maki said...

After spending some hours reading through all the available information about (and opinions about) BlogBurst, I did end up signing up after all. The Problogger thread and the links leading out of it were particularly useful.

I think the main reason why I'm willing to take this step is that I have personally seen the opportunities that can arise from having your writing seen by people, even if you wrote for free. (I got a book deal leading from some non-compensated writing I did, on some well read sites.)

I have some reservations, but I can withdraw at anytime. Who knows? I will see what happens.

s'kat said...

I also received an invitation, and am as of yet undecided what to do about it. There does seem to be quite a bit of this sort of thing floating around these days...

Silverbrow said...

I just noticed that they're part of the same group as Pluck, which in my experience is a pretty good RSS aggregator.

Might be worth further investigation given their strong background in blogging, RSS etc.

Sam said...

I have also decided to stick with them for now.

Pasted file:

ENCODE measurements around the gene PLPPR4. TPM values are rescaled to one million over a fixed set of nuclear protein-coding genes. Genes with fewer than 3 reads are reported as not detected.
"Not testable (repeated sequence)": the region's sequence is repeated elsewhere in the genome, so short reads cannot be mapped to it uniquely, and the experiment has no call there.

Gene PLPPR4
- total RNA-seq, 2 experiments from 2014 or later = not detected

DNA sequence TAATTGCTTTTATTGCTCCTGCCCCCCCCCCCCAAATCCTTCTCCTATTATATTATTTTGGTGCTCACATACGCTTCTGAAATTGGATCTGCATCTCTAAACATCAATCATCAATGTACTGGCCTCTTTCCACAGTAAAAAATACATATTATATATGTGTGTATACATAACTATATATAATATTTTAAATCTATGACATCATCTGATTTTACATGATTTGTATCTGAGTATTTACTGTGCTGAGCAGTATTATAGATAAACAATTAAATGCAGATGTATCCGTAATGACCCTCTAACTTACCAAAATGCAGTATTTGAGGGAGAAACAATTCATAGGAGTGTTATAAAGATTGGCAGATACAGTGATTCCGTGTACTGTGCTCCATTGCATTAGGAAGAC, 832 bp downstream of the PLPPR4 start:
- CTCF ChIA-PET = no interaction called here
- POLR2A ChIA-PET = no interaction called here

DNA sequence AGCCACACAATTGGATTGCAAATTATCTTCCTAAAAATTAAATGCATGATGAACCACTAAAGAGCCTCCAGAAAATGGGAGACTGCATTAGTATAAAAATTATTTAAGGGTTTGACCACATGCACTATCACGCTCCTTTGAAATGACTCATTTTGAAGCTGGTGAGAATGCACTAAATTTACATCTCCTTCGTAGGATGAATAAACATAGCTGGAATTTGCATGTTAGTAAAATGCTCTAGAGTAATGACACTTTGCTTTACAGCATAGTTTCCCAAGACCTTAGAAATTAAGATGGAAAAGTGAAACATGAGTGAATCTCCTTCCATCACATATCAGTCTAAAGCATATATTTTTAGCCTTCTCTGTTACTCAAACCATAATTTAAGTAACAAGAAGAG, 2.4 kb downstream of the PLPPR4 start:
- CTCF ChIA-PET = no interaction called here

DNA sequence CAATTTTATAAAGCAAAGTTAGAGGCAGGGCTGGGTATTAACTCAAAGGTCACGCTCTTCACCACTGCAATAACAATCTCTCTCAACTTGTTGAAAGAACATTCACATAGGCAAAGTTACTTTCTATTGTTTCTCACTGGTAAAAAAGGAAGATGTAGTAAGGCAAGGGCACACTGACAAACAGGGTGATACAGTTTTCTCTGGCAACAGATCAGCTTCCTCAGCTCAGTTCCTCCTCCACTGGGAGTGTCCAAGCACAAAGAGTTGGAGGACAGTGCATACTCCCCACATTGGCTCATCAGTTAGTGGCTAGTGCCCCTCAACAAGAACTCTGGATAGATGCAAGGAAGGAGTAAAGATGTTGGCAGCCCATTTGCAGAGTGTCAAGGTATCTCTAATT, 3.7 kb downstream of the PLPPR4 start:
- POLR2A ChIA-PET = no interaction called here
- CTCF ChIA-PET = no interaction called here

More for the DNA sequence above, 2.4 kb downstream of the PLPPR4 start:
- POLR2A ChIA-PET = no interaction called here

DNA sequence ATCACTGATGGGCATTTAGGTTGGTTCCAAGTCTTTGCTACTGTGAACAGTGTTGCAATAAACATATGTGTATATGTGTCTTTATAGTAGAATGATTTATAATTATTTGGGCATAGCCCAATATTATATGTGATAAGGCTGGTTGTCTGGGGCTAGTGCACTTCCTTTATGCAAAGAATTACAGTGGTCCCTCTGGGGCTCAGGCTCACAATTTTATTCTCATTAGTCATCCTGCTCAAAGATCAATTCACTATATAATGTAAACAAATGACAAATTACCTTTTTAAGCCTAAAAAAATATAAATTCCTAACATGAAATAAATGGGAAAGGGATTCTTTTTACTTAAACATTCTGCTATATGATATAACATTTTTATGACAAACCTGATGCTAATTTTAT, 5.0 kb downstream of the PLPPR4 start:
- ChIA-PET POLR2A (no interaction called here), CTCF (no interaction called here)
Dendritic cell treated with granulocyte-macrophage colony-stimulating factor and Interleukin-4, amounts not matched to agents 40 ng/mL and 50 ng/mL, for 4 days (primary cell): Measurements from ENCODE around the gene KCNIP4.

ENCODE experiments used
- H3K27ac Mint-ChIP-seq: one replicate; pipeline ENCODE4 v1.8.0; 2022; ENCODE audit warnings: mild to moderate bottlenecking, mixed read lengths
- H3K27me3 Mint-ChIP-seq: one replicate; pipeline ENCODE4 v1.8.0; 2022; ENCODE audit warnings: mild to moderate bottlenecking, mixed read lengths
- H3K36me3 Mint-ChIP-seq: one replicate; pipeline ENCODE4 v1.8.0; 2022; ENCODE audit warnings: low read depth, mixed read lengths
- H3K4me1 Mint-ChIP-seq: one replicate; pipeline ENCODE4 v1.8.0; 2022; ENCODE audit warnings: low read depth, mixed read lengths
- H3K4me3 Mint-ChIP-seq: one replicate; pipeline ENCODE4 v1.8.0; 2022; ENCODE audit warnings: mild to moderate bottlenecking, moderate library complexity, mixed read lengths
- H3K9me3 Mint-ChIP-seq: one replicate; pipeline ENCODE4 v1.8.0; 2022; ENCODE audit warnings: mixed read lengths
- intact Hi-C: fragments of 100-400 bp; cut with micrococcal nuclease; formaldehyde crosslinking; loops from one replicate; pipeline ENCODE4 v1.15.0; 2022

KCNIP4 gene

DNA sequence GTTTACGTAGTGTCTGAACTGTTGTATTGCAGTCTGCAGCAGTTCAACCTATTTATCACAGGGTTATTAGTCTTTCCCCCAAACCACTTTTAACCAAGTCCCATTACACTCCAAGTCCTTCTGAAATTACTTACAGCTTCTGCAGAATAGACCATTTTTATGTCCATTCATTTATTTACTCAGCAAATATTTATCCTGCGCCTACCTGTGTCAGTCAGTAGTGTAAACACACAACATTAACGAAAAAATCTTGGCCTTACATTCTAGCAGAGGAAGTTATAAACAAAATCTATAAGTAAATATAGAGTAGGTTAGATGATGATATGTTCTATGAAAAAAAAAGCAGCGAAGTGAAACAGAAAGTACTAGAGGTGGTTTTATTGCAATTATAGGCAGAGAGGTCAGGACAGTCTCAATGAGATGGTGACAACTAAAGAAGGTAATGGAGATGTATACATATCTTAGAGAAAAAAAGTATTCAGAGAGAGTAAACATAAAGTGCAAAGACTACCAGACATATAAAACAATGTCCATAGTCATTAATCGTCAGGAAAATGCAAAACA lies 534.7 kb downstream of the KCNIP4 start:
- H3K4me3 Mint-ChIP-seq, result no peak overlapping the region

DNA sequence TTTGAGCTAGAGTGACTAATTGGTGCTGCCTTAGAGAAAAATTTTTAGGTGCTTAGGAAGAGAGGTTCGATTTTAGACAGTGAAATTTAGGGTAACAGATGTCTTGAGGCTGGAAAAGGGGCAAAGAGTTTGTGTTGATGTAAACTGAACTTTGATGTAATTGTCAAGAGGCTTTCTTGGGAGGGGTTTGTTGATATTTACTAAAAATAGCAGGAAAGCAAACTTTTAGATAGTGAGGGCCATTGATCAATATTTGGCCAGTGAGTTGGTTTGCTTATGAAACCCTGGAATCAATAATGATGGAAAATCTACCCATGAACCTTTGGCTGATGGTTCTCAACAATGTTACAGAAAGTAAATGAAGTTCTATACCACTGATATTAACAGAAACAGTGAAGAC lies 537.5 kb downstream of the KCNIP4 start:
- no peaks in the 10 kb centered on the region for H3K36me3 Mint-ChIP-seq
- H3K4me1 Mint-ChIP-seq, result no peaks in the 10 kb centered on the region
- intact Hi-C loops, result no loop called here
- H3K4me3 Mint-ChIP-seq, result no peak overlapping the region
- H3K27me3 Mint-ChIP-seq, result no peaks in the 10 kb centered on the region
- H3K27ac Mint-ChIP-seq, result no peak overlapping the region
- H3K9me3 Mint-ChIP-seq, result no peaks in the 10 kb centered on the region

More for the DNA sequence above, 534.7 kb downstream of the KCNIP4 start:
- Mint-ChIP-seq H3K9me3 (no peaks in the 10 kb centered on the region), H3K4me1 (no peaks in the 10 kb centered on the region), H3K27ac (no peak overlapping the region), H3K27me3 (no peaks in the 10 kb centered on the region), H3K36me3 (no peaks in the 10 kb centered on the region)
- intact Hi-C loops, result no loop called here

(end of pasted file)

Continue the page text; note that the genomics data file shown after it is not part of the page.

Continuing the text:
My blog is not commercial and I do not expect to make money from it so being syndicated has never really bothered me. At least they asked - I am syndicated on many soites I have never been in contact with.

I retain my creative commons and as one of my personal goals is to nurture the spread the sharing of information, blogburst appears to be a good fit for me.

Barbara said...

I have signed on, provisionally. Eileen gave some indication that some compensation might come of allowing syndication by BlogBurst, and since I am making no money with the blog now, that is fine. I never really expected to anyway.

I think that the trade-off of having my work appear in a major newspaper, which means I can take credit for having appeared as a freelancer in the WaPo is a pretty good bit of compensation when it comes to cover letters for other print publications. Few magazines will take on a writer without "clips," meaning publication credits, and the WaPo is a really big clip.

So--in the interest of continuing my own freelance writing--which is different than my blog, which I do for fun--then I said, yes.

If I don't like what they do and how they do it, I can always drop out later.